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November 3, 2015

Ottawa Bahá'ís Prepare to Celebrate the Birth of Bahá’u’lláh
Celebration will be the first in Ottawa to follow the “Badi” Calendar

The house of Bahá’u’lláh in Takur, Mázindarán, destroyed by the Iranian government in 1981. (Bahá'í World Centre Archives 1975)The Ottawa Bahá'í community is preparing to celebrate the Birth of Bahá’u’lláh on the evening of Friday November 13th. Bahá'ís recognize Bahá’u’lláh as the latest in a long line of divine educators - including Krishna, Moses, Buddha, Jesus, Mohammed and others - who have brought spiritual teachings for the advancement of humanity. The commemoration of the Birth of Bahá’u’lláh provides an opportunity to gather together to celebrate the life and teachings of Bahá’u’lláh.

For Bahá'ís in Ottawa, and around the world, this year’s celebration is unique because for the first time, it will be celebrated according to the “Badi” calendar. The Bab who was the forerunner of Bahá’u’lláh, created a new calendar in 1844, marking a clear break from Islam. Last year, the central governing body of the Bahá'í community, the Universal House of Justice, announced that 2015 would see the final stage of the gradual adoption of the Badi calendar throughout the worldwide Bahá'í community.

Shrine of Bahá’u’lláh, BahjiUntil this year, Bahá'í Holy Days have been fixed to the Gregorian calendar, with the Birth of Bahá’u’lláh celebrated on November 12 and the Birth of the Bab on October 20. These two Central Figures of the Bahá'í faith were born in different years but on consecutive days in the same lunar month of the old Islamic calendar. At that time, their birthdays were celebrated as “Twin Holy Days” but in the West, their birthdays have been celebrated one month apart, based on the solar calendar. The Badi calendar is also a solar calendar but it retains lunar elements to identify these two Holy Days. From 2015 onward, the birthdays of the Bab and Bahá’u’lláh will be respectively celebrated on the first and second days after the eighth new moon of the Bahá'í New Year, which begins with the spring equinox.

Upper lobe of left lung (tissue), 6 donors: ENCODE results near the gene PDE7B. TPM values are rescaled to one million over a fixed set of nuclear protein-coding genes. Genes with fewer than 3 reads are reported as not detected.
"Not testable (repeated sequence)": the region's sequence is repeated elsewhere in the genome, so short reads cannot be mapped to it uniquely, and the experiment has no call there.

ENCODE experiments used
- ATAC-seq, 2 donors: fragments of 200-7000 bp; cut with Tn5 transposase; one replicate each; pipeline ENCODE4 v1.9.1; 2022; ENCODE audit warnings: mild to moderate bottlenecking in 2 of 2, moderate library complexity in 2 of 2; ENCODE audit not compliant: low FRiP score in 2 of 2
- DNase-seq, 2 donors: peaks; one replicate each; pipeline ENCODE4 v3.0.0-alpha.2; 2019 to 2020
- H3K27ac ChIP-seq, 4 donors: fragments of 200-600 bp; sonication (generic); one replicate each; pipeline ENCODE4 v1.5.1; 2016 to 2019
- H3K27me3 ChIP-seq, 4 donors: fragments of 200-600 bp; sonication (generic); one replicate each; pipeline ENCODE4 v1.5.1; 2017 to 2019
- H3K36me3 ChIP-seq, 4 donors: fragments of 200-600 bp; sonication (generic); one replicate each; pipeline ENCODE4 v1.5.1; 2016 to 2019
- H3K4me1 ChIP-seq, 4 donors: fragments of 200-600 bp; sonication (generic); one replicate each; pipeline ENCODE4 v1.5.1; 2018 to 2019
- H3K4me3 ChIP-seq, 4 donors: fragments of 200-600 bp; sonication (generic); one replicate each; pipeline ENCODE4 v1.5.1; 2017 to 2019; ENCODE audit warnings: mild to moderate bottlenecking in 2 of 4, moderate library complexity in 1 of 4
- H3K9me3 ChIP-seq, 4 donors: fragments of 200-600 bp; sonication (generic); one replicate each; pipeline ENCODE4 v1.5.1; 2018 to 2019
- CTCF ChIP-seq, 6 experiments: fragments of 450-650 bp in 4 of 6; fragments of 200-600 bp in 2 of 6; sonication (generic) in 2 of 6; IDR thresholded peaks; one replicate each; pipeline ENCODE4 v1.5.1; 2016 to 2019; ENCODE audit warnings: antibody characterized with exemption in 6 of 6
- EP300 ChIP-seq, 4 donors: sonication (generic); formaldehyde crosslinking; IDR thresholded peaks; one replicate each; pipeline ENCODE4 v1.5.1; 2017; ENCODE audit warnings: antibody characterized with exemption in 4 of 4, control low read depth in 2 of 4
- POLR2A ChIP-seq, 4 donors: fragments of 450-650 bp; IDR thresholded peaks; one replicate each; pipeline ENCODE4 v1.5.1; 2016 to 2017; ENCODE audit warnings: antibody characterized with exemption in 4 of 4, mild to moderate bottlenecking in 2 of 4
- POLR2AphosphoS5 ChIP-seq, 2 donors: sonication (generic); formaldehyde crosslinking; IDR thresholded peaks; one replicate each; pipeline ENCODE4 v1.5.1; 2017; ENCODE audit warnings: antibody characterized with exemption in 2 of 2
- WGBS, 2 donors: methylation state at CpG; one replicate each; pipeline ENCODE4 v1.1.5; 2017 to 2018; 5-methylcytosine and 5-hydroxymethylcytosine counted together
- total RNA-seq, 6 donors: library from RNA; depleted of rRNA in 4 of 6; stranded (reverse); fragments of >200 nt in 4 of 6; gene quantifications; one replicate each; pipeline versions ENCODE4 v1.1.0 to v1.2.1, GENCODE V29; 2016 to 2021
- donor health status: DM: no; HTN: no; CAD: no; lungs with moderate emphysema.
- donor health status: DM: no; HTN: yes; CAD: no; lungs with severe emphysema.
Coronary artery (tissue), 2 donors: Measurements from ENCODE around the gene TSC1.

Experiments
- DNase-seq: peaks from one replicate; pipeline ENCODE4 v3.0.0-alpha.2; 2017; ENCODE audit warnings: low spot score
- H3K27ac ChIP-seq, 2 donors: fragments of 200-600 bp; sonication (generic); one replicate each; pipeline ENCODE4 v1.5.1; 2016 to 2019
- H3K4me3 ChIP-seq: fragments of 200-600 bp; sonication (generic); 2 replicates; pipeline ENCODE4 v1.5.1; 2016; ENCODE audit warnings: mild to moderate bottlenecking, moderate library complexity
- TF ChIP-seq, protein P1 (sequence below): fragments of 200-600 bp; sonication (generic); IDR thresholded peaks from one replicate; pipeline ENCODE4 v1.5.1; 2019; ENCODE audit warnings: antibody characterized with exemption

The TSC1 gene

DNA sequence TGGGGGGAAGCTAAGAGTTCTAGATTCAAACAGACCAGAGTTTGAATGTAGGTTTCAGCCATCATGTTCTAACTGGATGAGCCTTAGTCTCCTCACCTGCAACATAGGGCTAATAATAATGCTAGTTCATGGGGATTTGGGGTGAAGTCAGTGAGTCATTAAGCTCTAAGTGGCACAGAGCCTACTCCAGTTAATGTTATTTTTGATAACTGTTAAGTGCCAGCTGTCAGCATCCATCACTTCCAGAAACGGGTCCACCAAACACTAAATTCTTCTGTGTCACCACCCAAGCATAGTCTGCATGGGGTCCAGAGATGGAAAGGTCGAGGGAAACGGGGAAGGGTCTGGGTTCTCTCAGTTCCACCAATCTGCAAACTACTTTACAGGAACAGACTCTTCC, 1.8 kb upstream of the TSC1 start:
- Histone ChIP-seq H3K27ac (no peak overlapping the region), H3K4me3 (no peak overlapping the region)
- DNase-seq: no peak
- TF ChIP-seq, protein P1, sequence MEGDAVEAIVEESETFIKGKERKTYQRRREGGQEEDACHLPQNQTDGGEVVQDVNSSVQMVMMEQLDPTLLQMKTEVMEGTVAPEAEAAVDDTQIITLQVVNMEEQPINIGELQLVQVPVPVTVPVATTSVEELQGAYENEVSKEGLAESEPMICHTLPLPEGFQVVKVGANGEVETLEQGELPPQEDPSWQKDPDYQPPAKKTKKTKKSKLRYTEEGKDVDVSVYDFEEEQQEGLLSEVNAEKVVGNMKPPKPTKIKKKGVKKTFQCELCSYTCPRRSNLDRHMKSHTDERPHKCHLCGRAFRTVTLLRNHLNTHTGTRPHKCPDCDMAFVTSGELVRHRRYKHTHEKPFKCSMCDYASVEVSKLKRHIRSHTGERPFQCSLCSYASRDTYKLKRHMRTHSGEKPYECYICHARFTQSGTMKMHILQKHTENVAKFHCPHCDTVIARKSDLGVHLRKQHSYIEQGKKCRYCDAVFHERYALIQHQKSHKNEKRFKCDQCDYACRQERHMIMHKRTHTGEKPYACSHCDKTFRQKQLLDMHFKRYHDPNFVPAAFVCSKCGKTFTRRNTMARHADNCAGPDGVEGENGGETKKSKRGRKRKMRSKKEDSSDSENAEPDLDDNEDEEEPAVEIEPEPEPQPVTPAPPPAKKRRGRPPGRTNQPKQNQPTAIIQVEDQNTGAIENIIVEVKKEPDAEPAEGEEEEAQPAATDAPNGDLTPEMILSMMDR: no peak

The Badi calendar, which was initiated 172 years ago to mark the dawn of a new era, will this year be fully implemented in Bahá'í communities around the world. Bahá'ís look forward to the first historic celebration of the “Twin Holy Days” as a sacred moment to gather and strengthen the devotional and social life of the community. “The adoption of a new calendar in each dispensation,” wrote the Universal House of Justice, “is a symbol of the power of Divine Revelation to reshape human perception of material, social, and spiritual reality. Through it, sacred moments are distinguished, humanity’s place in time and space reimagined, and the rhythm of life recast.”

On Friday November 13th, a public celebration of the Birth of Bahá’u’lláh will take place at 7:30pm at the Hellenic Centre, 1315 Prince of Wales Drive. All are welcome. Map

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